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that exist on earth, that has yet been offered to the reasoning mind of man. These must be explained - for though great intelligence and extensive scientific knowledge may well act sometimes as a barrier to the understanding of things that cannot be encompassed within the limits of known science, yet as the mind of man develops it is of no use trying to put it off by ancient platitudes, such as the Churches are far too fond of using.

“ Have faith . . .” That is all very well! But the minds of men and women of to-day are no longer content with that convenient phrase, which essays to persuade them to cease thinking or questioning and sit back, leaving the thinking to their pastors and masters! The theory of reincarnation, considered soberly and without fear or prejudice, satisfies one's intelligence as well as one's spiritual aspirations.

According to the teaching of reincarnation, very literally “ as a man sows so shall he reap”. You see one man pass by in a splendid car, a man obviously wealthy and well placed, and next comes a ragged cripple with a face that speaks of misery and semi-starvation - and you say quite naturally: “ How horribly unfair!” And so it seems - on the surface. But reincarnation teaches that if you were able to look deep into the past lives of these two men, you would find that there was a reason, and a perfectly good and logical reason, for the difference between them. You might well see something like this.

The cripple was once, in an earlier life, a rich and successful man. But in that day of life, when he possessed wealth, he was selfish and overbearing, cared nothing for others, and so passed through that particular life-period learning nothing and caring less for the suffering of others, and most certainly not trying to do anything to help them! And when ultimately he “ died” and his soul went back to the Other Side, and his friends and Masters gathered round him and asked him what he had done with his time on earth, he began to realize that he had been so busy enjoying himself and spending his money on himself that he had entirely overlooked the vast opportunities for good that he had been given along with his wealth! So, as he had failed in making good use of those opportunities, in his next life on earth he was advised to choose a life of poverty and ill health, wherein he must needs learn the lessons he had ignored in his life of wealth.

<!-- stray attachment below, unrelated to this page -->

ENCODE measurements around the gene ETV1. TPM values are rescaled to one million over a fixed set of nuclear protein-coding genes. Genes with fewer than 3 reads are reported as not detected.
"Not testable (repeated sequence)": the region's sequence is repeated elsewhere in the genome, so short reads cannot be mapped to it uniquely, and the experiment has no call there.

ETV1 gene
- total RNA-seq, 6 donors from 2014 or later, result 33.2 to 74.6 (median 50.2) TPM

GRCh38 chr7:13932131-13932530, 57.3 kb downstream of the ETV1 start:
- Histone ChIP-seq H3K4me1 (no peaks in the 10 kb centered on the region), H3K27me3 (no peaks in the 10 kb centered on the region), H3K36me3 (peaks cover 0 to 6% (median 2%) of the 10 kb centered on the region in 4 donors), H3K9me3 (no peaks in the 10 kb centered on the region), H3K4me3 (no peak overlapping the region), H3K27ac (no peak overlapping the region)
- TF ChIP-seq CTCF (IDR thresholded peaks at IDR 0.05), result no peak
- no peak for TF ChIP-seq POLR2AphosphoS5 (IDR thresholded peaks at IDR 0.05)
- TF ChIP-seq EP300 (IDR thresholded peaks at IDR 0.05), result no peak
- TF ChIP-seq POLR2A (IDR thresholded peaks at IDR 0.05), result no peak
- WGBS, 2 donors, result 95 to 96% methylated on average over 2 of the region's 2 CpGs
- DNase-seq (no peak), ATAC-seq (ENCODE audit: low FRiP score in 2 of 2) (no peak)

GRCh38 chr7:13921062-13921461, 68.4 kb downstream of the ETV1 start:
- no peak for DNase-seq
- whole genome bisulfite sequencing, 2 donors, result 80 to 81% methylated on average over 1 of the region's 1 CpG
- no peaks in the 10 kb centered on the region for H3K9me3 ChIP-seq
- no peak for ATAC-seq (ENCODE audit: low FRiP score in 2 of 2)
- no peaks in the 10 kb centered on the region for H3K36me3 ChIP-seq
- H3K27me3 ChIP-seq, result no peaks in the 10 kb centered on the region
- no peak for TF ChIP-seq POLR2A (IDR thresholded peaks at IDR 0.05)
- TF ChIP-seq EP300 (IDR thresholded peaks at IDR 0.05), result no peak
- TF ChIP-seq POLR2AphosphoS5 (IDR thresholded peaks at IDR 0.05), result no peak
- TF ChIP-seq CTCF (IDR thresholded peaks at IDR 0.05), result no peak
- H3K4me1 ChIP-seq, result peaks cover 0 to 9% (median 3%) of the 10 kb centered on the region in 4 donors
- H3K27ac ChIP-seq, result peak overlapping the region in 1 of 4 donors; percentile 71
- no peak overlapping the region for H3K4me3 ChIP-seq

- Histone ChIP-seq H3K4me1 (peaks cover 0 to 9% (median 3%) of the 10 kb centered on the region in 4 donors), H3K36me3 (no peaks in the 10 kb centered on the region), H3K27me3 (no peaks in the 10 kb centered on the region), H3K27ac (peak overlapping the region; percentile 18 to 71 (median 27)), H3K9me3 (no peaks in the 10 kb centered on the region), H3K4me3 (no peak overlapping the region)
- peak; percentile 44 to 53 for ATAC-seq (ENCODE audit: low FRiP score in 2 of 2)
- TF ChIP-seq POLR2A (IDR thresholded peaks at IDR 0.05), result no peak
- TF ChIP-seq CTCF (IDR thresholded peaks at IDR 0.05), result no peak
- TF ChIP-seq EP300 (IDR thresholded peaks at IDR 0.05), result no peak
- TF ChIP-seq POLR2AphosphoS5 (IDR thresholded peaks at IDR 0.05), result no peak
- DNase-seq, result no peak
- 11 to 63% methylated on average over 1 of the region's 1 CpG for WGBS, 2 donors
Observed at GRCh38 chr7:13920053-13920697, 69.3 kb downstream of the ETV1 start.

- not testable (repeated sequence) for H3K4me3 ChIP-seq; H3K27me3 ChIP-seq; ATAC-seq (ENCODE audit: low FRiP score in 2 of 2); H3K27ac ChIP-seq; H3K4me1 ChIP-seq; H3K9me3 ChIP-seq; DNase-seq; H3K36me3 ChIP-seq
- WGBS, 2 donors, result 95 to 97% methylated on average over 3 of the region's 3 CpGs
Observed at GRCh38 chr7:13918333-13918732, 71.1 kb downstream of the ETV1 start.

And as regards the last earth-life of the man in the car. You might well see that it had been a life of humble work and sacrifice, in which he had occupied a very menial position, but discharged his duties with great